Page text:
Food Language Understanding What You Shouldn’t Eat

Food Language Understanding What You Shouldn’t Eat

It takes determination and work to maintain healthy eating habits. Sure, eating healthy is the ultimate goal, but things like sugar, chips, fast food, soda, caffeine, alcohol, and so many other foods can get in the way. All of those foods and many more packaged and processed foods are abundant in most grocery stores, and regularly consuming those foods may be more harmful to your health than you realize.

 

To avoid health complications down the line, it is recommended to refrain from eating anything that is unnatural and concentrated. The link between allergies/sensitivities and food additives/chemicals is strong, considering the average American household allots about 90% of their grocery budget for processed foods. Avoiding possible health complications can be as easy as consuming whole foods in their natural state. The bioavailability and nutritional profile in whole foods is more beneficial than any processed food that contains a small percentage of vitamin C, for example.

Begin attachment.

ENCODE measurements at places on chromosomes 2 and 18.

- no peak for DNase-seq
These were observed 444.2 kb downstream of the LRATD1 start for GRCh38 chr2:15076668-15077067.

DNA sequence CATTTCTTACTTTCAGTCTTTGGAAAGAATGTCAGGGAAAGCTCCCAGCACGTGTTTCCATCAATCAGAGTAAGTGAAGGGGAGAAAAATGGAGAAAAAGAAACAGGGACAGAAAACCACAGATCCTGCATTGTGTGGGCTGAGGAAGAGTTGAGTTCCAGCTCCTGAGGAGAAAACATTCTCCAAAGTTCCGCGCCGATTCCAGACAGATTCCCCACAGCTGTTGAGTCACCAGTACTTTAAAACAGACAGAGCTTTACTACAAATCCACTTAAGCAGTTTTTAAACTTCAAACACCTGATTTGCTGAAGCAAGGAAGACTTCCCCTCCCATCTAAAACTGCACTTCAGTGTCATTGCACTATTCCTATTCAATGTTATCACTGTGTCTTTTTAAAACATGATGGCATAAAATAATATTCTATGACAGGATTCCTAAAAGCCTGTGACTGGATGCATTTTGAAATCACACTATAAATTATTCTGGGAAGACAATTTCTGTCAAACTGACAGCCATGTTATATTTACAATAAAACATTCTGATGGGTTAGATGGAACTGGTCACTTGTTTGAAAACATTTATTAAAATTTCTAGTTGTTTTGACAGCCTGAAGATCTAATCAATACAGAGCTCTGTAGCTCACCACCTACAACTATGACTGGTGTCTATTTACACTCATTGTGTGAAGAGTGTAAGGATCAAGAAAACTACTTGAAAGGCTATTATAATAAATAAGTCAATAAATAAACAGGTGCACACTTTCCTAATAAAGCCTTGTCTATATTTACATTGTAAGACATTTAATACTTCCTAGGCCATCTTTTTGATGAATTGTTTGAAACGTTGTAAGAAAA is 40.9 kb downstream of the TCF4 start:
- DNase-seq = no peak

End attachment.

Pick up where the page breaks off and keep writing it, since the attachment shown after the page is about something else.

The 80/20 rule should be applied to clean eating. People will naturally indulge, and that’s acceptable, on occasion, but these indulgences should only comprise 20% of the diet. Let’s say that you eat a fruit and vegetable smoothie for breakfast, a salad for lunch, and quinoa and sweet potatoes with sautéed vegetables for dinner. That’s a perfectly balanced day, but then you decide to have a glass of red wine and a couple pieces of dark chocolate or some pita bread and chicken. That’s an acceptable 80/20 day. It doesn’t have to be an even 80/20 split all the time because some days you may get 87% of your calories from healthy foods and 13% from not-so-healthy foods. To help you make more educated food choices, here are ingredients to avoid at all times.

 

High Fructose Corn Syrup: